Hobson's Choice

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Total Count: 20


Audience Score

User Ratings: 1,677
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Movie Info

A "Hobson's Choice," as any slang expert will tell you, is no choice at all. In this 1953 filmization of Harold Brighouse's 1915 play Hobson's Choice, hero John Mills finds after several reels of evidence to the contrary that he does have a choice over how he'll conduct his life after all. Mills is the assistant to domineering boot-shop owner Charles Laughton, who lords it over his employees and three daughters by day, then tumbles through the streets on many a drunken evening. Laughton's "old-maid" daughter Brenda DeBanzie breaks free of her father's tyranny, marries Mills, and together with her new husband sets up a rival boot shop when Laughton refuses her a dowry. Father rants and raves, but finally agrees to a merger with his daughter that will assure Mills a large measure of freedom over managing things. The winner of the British Film Institute "Best Film" award of 1954, Hobson's Choice chalked up another international success for director David Lean. ~ Hal Erickson, Rovi


Charles Laughton
as Henry Horatio Hobson
John Mills
as Willie Mossop
Brenda De Banzie
as Maggie Hobson
Daphne Anderson
as Alice Hobson
Prunella Scales
as Vicky Hobson
Richard Wattis
as Albert Prosser
Derek Blomfield
as Freddy Beenstock
Helen Haye
as Mrs. Hepworth
Joseph Tomelty
as Jim Heeler
Julien Mitchell
as Sam Minns
Dorothy Gordon
as Ada Figgins
Madge Brindley
as Mrs. Figgins
John Laurie
as Dr. MacFarlane
Raymond Huntley
as Nathaniel Beenstock
Jack Howarth
as Tubby Wadlow
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Critic Reviews for Hobson's Choice

All Critics (20) | Top Critics (5)

Audience Reviews for Hobson's Choice

  • Jan 30, 2016
    Although it pretends to be about shop owner Laughton and his difficulties with his trio of daughters, David Lean's intimate little comedy is really about one daughter's triumphant break for freedom from the shackles of a drunken male patriarchy and her taking a simple shop's assistant with her. It's the humanity in this that counts and the actors are wonderful conveying just that.
    Kevin M. W Super Reviewer
  • Jun 11, 2013
    Henry Hobson (played by Charles Laughton) owns a bootmaker shop in 1800s England. He has a soft spot for the pubs and has three daughters. He wishes for the two youngest to have a marriage, but doesn't want to pay the fee. He wants to hog the oldest Maggie for himself and the shop. Basically nothing goes Hobsons way. The most comedic element for me of this whole film was Charles Laughton himself. I just found him hilarious in his role of the wretched Hobson, and just his facial expressions could make me laugh. I never did reach the pity from him that I believe David Lean was trying to reach by the end, just because I couldn't take the character seriously. This had its ups and downs as far as how I viewed the film. I couldn't finish this in one sitting though. Not that the film is dull in pace, but it's not the most exciting adventure. Which is fine since it gives the movie a cozy feel. The characters outside of Hobson are one-dimensional. The three daughters are predictable. Willy developed to an extent, but the rest just stayed in place. This was in total a decent comedy, and David Leans first impression on me.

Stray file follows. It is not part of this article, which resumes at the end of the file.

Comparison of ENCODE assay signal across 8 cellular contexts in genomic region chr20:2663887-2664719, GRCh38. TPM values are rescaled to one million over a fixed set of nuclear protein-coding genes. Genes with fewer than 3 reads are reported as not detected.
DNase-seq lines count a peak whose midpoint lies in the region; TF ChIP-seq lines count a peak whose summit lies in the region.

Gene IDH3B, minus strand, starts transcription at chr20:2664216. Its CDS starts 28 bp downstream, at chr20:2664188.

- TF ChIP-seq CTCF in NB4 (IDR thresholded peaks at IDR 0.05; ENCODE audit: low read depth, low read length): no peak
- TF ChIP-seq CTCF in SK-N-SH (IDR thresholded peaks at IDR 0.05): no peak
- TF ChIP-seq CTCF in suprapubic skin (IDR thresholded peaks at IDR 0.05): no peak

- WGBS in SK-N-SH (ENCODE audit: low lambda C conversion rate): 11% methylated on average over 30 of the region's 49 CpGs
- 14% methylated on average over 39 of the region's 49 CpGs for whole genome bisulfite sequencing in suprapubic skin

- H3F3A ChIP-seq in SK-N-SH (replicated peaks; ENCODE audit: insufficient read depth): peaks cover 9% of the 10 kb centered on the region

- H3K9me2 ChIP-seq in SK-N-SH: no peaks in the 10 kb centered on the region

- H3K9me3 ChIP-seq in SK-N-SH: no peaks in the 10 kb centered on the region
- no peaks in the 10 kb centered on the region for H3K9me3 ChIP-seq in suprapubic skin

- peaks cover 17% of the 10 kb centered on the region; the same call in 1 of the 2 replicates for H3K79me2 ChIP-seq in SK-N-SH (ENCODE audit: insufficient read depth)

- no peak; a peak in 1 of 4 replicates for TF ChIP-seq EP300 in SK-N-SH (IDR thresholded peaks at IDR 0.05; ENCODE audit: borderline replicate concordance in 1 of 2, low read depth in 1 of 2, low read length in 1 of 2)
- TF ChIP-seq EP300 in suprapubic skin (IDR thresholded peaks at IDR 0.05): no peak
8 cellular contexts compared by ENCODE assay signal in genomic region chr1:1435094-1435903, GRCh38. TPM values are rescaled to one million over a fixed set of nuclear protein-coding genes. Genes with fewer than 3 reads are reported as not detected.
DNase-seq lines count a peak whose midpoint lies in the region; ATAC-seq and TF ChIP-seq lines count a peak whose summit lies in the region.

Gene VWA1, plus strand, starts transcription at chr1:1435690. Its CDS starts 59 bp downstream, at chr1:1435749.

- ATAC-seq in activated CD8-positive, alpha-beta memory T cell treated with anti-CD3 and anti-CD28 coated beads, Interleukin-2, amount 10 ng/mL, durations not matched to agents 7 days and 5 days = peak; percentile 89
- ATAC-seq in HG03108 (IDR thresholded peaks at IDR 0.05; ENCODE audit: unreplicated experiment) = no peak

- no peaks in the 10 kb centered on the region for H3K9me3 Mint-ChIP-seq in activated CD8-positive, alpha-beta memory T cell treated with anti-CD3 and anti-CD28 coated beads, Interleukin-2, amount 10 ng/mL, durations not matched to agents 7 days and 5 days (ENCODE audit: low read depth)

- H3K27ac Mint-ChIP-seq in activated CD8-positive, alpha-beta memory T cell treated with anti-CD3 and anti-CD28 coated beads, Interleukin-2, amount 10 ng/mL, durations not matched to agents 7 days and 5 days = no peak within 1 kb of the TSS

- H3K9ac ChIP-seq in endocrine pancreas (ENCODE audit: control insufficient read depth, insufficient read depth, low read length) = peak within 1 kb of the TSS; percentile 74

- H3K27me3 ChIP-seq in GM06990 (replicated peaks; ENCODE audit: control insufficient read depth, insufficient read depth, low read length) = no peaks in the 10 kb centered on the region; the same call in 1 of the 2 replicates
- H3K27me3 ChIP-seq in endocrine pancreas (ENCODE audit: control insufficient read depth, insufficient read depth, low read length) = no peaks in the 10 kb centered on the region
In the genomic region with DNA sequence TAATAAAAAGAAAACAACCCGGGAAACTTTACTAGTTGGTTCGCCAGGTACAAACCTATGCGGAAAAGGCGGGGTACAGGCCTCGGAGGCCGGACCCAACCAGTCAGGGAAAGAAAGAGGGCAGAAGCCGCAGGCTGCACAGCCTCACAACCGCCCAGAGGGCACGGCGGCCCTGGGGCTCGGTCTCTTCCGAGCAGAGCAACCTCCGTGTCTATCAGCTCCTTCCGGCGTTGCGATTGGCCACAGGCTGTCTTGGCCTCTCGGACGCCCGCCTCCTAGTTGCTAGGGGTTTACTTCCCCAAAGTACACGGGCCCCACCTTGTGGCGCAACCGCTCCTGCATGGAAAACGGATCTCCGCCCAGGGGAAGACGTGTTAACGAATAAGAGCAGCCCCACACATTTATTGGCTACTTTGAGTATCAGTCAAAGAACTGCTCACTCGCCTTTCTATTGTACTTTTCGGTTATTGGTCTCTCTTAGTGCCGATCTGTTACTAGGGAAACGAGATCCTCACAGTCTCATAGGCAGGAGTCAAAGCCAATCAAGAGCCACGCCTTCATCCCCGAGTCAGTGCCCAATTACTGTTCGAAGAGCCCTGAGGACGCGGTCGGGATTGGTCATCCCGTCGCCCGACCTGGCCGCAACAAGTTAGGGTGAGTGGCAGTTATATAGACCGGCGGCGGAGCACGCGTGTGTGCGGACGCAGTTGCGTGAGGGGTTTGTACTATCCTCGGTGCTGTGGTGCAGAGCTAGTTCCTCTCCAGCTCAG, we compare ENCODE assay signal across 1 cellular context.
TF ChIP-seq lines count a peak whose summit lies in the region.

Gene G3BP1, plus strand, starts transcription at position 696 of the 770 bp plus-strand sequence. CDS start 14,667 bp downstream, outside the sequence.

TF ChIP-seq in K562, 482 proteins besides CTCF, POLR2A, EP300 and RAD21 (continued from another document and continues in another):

Daniel D Super Reviewer
  • Apr 26, 2011
    I usually associate David Lean with sweeping epics, so I was pleasantly surprised by this light comedy. Charles Laughton plays Hobson, the blustery owner of a bootmaking shop in 1890s London and father of 3 daughters. The oldest (Brenda de Banzie), not married at the ripe old age of 30 and in danger of becoming an "old maid", pursues and marries (out of spite) the best bootmaker in her father's shop. This of course infuriates her father, who had decided she shouldn't marry and should dedicate her life to caring for him and the bootshop, puts his foot down in efforts to stop her. But fortunately the daughter is as stubborn as he is, and gets her way. Laughton does comedy better than I expected he would, and John Mills as good as well as the unwitting bridegroom. A little side treat was to catch Prunella Scales (of Faulty Towers fame) as a teenager playing Hobson's youngest daughter.
    Cindy I Super Reviewer
  • Jan 25, 2009
    I imagine that it's hard for an actor to stand toe-to-toe with the likes of Charles Laughton, but John Mills does himself proud. What a delightful, very British, comedy classic.
    Randy T Super Reviewer

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